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Liquidation Watch: Record Number of ETFs in Danger Zone

Liquidation Watch: Record Number of ETFs in Danger Zone

This month’s Liquidation Watch List has a record 79 ETFs in danger of closing down.

The ETF industry has done a great job bringing products to market that satisfy just about any investment objective, but many are smaller than most people would expect a publicly traded vehicle to be. The ETF Global Monthly Liquidation Watch List has continued to expand with a record 79 products meeting the three criteria for inclusion this month.

ProShares and iPath account for more than half of the 79 names, and each sponsor has three additions to this month’s list. The 22 iPath products account for more than a quarter of that sponsor’s 81 issues, and the 24 from ProShares account for 17 percent of their 141 ETFs. Having so many products with less than $5 million under management after trading for more than two years, may indicate that these sponsors have business models that are viable with small funds. However, those two criteria could be too much to overcome if the sponsors decide to improve their margins by trimming their offerings.

Small ETFs often gain efficiencies by being consolidated in one trust, and ETNs are notorious for hidden fees; but at their stated expense ratios, many of these products are generating less than $10,000 per year in fees for their sponsors. Even with efficiencies, that amount cannot be much greater than the marginal legal and accounting expenses incurred in overseeing a publicly traded security.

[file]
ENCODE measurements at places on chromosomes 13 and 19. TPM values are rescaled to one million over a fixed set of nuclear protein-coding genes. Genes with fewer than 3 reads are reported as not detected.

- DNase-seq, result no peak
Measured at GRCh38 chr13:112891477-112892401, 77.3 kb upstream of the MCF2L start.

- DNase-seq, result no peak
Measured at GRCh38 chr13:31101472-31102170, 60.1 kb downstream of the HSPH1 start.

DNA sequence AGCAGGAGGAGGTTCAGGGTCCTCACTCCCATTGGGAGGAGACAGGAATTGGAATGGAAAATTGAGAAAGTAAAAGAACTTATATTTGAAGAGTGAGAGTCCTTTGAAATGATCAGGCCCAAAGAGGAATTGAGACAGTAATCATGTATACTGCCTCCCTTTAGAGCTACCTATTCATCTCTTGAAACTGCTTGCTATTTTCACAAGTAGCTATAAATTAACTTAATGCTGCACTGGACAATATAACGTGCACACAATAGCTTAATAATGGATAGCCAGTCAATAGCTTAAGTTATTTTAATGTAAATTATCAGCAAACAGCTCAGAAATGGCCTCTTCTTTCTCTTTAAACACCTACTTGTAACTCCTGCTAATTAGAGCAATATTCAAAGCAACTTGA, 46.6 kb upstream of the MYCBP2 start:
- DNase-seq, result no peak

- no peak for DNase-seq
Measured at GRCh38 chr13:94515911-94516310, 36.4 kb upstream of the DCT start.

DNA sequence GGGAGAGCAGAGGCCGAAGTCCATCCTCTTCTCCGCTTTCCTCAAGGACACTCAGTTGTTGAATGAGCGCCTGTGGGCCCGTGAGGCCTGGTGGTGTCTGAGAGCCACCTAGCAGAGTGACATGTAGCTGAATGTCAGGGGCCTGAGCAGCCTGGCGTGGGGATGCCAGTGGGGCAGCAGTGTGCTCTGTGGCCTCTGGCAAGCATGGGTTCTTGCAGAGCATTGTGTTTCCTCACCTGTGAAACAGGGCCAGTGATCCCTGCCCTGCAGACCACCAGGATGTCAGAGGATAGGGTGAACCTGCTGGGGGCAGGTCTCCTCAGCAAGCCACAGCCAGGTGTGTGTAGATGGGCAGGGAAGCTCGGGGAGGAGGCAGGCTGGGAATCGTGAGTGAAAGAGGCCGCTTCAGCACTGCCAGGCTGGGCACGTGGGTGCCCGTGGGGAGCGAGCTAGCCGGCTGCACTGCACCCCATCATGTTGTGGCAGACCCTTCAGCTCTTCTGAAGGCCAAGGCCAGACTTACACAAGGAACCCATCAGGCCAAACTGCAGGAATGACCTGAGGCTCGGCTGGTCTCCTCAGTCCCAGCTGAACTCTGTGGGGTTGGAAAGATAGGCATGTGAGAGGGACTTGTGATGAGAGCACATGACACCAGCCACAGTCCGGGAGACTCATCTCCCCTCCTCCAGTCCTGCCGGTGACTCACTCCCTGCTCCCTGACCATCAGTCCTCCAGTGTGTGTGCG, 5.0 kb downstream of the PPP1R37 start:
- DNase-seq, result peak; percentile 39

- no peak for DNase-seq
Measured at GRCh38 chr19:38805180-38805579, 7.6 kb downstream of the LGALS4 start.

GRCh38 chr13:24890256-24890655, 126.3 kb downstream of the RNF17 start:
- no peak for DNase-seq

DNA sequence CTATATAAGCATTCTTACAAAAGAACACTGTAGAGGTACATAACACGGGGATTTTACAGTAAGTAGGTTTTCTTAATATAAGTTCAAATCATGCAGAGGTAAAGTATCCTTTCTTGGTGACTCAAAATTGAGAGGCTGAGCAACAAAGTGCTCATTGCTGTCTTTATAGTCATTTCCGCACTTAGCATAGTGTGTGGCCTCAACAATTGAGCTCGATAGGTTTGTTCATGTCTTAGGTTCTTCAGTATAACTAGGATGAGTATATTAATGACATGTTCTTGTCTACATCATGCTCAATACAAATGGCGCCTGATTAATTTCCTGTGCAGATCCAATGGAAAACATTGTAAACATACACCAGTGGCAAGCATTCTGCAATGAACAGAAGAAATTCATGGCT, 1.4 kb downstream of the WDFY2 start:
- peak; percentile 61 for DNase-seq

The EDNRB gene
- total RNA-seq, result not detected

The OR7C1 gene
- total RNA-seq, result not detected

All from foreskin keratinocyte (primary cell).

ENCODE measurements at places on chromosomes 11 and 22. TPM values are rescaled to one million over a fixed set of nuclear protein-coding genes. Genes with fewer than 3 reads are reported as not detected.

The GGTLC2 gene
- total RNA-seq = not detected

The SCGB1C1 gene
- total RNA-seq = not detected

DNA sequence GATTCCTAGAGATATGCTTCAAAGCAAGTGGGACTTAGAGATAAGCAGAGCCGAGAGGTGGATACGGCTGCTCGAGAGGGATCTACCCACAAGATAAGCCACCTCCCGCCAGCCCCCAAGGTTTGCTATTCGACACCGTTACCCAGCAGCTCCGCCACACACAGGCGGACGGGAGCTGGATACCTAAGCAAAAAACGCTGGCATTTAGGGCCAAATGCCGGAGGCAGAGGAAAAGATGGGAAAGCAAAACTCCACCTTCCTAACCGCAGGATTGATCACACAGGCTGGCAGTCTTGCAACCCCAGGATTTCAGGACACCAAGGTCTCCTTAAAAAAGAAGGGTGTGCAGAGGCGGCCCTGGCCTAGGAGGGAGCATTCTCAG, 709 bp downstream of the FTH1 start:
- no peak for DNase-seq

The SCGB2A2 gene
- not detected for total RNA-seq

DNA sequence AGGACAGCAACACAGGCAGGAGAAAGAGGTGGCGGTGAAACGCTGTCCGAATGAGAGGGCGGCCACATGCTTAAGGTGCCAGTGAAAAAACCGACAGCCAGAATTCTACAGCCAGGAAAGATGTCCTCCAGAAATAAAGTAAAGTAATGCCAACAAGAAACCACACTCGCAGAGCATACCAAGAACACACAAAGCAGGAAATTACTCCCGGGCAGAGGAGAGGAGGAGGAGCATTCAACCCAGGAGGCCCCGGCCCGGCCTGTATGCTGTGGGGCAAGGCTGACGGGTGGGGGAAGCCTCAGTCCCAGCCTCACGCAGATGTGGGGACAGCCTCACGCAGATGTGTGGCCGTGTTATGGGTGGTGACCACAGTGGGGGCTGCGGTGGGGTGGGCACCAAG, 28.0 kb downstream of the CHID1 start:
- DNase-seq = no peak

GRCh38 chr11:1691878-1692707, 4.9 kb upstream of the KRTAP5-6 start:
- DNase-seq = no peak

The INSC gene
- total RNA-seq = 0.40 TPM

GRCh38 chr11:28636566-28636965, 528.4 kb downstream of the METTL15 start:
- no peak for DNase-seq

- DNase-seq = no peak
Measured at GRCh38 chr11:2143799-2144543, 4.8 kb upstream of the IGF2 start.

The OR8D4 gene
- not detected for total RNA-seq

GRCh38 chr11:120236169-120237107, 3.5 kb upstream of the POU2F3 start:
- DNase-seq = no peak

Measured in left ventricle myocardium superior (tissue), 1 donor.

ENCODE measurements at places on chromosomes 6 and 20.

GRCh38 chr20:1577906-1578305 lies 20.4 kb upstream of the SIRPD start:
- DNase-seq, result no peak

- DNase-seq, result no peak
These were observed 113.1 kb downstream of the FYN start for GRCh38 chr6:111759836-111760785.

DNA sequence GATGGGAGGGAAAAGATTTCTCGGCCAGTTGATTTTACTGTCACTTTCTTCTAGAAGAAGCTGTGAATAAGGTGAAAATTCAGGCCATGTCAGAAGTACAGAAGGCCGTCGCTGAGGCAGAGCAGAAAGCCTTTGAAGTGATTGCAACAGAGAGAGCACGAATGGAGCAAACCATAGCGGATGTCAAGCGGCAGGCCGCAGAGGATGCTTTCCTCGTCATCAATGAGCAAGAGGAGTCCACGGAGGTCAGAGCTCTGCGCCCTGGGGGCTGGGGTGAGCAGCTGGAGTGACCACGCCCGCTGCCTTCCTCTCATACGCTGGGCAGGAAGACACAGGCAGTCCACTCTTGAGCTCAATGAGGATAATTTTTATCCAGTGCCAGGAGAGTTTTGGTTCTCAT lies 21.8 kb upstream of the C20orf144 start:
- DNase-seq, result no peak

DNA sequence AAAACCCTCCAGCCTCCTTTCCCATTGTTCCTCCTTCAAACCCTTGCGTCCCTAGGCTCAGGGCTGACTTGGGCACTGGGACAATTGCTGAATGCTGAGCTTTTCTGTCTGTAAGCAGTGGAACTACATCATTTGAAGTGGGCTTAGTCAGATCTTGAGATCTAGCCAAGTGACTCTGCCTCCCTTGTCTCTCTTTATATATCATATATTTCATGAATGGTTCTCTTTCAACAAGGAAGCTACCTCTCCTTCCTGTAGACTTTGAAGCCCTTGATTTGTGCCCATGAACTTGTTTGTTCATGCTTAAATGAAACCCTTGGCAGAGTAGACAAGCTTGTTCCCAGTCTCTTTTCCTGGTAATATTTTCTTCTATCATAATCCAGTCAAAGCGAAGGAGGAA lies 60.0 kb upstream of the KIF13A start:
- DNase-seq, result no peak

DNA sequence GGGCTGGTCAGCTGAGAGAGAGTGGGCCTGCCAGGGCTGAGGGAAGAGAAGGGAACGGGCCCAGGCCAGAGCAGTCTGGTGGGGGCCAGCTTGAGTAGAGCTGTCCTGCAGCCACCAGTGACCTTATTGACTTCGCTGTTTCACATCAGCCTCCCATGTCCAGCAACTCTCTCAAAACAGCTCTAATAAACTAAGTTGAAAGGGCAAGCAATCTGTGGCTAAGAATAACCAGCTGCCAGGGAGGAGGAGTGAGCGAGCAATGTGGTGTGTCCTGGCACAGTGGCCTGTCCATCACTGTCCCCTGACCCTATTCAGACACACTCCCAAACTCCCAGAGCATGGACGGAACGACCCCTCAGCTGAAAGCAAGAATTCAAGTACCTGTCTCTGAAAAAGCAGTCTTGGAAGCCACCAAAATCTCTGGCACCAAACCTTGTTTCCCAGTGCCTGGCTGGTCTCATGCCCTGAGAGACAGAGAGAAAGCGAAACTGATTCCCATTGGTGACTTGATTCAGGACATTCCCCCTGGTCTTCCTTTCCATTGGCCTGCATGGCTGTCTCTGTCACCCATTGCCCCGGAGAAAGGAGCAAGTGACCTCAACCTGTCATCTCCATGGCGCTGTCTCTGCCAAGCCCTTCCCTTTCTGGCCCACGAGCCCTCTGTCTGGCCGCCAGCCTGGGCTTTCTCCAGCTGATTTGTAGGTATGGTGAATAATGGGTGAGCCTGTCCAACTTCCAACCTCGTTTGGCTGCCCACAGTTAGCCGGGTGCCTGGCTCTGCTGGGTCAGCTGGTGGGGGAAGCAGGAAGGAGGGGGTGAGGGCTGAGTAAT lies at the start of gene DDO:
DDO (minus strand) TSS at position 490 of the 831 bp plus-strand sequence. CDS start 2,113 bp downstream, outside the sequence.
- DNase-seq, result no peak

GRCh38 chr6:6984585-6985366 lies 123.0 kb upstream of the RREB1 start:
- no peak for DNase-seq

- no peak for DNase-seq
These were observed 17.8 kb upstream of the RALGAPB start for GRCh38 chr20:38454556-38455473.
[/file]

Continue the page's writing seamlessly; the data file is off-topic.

Using iPath as an example, it is easy to see Barclays deciding to consolidate their seven specific industrial metal ETNs that appear on this month’s list into their single broad industrial metal ETN (HEVY), which also appears. The eight products have a combined AUM of less than $16 million and generate less than $130,000 in total fees for Barclays. Such a move would have the added benefit of consolidating those assets in the product with the highest expense ratio even though it may eliminate some of those hidden fees that are drawing regulatory scrutiny anyway.

The 24 ProShares ETFs tend towards the leveraged short category tracking niche indices hitting new highs month after month. They are mostly consolidated in one trust to gain efficiencies, but they are marketed separately, which carries additional expenses. With only $758,000 in AUM, markets would not miss the ProShares UltraShort Russell MidCap Value Fund (SJL) especially considering that ProShares has three other leveraged short mid-cap funds. All of them meet the third criteria of negative performance over the past year. That could be the final straw for sponsors looking to boost margins in the consolidating ETF industry; even if closing a bunch of short funds could signal a market top.

Other sponsors have trimmed their offerings by closing funds that were larger than these iPath and ProShares products. It is impossible to know the full effects of those closures, but advisors should look to avoid the slippage that can result from a liquidation. You can access this month’s ETF Global Liquidation Watch List here or on

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